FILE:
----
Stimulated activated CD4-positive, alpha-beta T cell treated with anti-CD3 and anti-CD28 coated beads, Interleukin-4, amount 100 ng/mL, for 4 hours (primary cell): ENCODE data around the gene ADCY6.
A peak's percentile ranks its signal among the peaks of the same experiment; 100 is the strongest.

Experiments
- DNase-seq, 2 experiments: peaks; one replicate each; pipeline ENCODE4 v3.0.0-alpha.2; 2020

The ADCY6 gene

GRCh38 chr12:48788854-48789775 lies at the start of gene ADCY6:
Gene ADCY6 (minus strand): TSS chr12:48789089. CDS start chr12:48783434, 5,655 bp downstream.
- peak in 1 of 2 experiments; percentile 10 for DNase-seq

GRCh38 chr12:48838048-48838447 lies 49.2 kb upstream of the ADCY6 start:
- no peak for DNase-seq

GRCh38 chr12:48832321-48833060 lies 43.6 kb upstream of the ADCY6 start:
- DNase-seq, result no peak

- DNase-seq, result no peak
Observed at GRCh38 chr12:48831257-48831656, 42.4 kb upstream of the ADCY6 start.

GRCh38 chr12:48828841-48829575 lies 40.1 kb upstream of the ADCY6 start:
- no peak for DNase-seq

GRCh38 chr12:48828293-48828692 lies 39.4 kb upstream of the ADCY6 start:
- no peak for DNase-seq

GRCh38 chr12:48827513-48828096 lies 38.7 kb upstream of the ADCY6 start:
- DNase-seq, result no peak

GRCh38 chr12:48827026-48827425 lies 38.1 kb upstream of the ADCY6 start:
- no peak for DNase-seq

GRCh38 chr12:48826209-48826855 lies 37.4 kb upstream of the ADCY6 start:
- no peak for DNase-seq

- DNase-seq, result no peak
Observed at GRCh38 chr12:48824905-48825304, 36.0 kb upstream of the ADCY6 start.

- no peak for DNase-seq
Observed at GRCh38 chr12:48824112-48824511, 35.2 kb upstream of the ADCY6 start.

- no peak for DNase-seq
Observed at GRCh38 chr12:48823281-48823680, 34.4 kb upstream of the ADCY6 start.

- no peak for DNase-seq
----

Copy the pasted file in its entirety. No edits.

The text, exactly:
Stimulated activated CD4-positive, alpha-beta T cell treated with anti-CD3 and anti-CD28 coated beads, Interleukin-4, amount 100 ng/mL, for 4 hours (primary cell): ENCODE data around the gene ADCY6.
A peak's percentile ranks its signal among the peaks of the same experiment; 100 is the strongest.

Experiments
- DNase-seq, 2 experiments: peaks; one replicate each; pipeline ENCODE4 v3.0.0-alpha.2; 2020

The ADCY6 gene

GRCh38 chr12:48788854-48789775 lies at the start of gene ADCY6:
Gene ADCY6 (minus strand): TSS chr12:48789089. CDS start chr12:48783434, 5,655 bp downstream.
- peak in 1 of 2 experiments; percentile 10 for DNase-seq

GRCh38 chr12:48838048-48838447 lies 49.2 kb upstream of the ADCY6 start:
- no peak for DNase-seq

GRCh38 chr12:48832321-48833060 lies 43.6 kb upstream of the ADCY6 start:
- DNase-seq, result no peak

- DNase-seq, result no peak
Observed at GRCh38 chr12:48831257-48831656, 42.4 kb upstream of the ADCY6 start.

GRCh38 chr12:48828841-48829575 lies 40.1 kb upstream of the ADCY6 start:
- no peak for DNase-seq

GRCh38 chr12:48828293-48828692 lies 39.4 kb upstream of the ADCY6 start:
- no peak for DNase-seq

GRCh38 chr12:48827513-48828096 lies 38.7 kb upstream of the ADCY6 start:
- DNase-seq, result no peak

GRCh38 chr12:48827026-48827425 lies 38.1 kb upstream of the ADCY6 start:
- no peak for DNase-seq

GRCh38 chr12:48826209-48826855 lies 37.4 kb upstream of the ADCY6 start:
- no peak for DNase-seq

- DNase-seq, result no peak
Observed at GRCh38 chr12:48824905-48825304, 36.0 kb upstream of the ADCY6 start.

- no peak for DNase-seq
Observed at GRCh38 chr12:48824112-48824511, 35.2 kb upstream of the ADCY6 start.

- no peak for DNase-seq
Observed at GRCh38 chr12:48823281-48823680, 34.4 kb upstream of the ADCY6 start.

- no peak for DNase-seq